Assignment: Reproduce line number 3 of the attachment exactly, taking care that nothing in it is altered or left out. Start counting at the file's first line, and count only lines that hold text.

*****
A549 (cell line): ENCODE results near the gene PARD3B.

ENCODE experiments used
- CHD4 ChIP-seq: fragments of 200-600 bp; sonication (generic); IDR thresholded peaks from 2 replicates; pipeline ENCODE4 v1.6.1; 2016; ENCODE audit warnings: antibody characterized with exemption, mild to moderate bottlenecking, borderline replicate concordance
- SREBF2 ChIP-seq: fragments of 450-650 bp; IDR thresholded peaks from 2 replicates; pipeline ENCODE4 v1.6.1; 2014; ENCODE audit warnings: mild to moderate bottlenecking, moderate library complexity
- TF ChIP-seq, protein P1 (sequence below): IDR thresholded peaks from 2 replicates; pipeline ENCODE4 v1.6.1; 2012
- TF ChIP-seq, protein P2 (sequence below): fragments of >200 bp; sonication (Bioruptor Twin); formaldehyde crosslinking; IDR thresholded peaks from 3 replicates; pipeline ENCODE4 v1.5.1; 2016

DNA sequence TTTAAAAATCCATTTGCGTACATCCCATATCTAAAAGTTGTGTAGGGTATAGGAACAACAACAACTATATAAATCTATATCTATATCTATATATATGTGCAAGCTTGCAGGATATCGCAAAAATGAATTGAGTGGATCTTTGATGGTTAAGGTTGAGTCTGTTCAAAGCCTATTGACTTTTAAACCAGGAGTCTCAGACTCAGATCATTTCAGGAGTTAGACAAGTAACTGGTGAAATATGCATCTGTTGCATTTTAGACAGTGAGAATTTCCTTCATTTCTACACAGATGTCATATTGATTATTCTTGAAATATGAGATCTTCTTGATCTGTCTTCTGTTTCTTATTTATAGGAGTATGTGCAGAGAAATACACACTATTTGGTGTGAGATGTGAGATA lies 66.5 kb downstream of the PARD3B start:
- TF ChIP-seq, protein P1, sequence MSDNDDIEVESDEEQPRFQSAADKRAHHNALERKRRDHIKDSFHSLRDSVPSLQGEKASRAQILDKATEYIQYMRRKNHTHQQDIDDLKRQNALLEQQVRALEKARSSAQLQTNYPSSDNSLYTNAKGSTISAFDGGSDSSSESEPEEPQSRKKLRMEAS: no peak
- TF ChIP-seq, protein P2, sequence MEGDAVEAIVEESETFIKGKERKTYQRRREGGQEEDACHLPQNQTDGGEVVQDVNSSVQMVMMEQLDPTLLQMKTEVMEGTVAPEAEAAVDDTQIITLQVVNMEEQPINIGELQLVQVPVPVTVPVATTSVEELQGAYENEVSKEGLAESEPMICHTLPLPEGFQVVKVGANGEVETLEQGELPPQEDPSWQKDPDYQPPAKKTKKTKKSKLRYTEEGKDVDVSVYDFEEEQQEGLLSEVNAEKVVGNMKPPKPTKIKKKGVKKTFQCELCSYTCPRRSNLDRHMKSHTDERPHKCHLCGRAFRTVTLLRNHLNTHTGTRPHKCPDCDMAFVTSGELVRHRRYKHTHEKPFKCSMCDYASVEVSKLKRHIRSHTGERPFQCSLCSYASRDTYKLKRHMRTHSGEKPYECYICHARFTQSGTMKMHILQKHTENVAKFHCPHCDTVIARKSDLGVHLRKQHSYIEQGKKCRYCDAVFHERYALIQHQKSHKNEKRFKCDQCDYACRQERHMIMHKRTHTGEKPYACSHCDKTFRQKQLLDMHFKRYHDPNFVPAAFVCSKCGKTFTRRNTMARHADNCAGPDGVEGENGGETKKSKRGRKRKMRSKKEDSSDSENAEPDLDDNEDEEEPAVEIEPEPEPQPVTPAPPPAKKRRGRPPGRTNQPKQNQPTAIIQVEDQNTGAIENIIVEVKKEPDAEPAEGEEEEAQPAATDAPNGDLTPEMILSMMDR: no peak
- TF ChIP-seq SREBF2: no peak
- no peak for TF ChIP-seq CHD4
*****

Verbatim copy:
- CHD4 ChIP-seq: fragments of 200-600 bp; sonication (generic); IDR thresholded peaks from 2 replicates; pipeline ENCODE4 v1.6.1; 2016; ENCODE audit warnings: antibody characterized with exemption, mild to moderate bottlenecking, borderline replicate concordance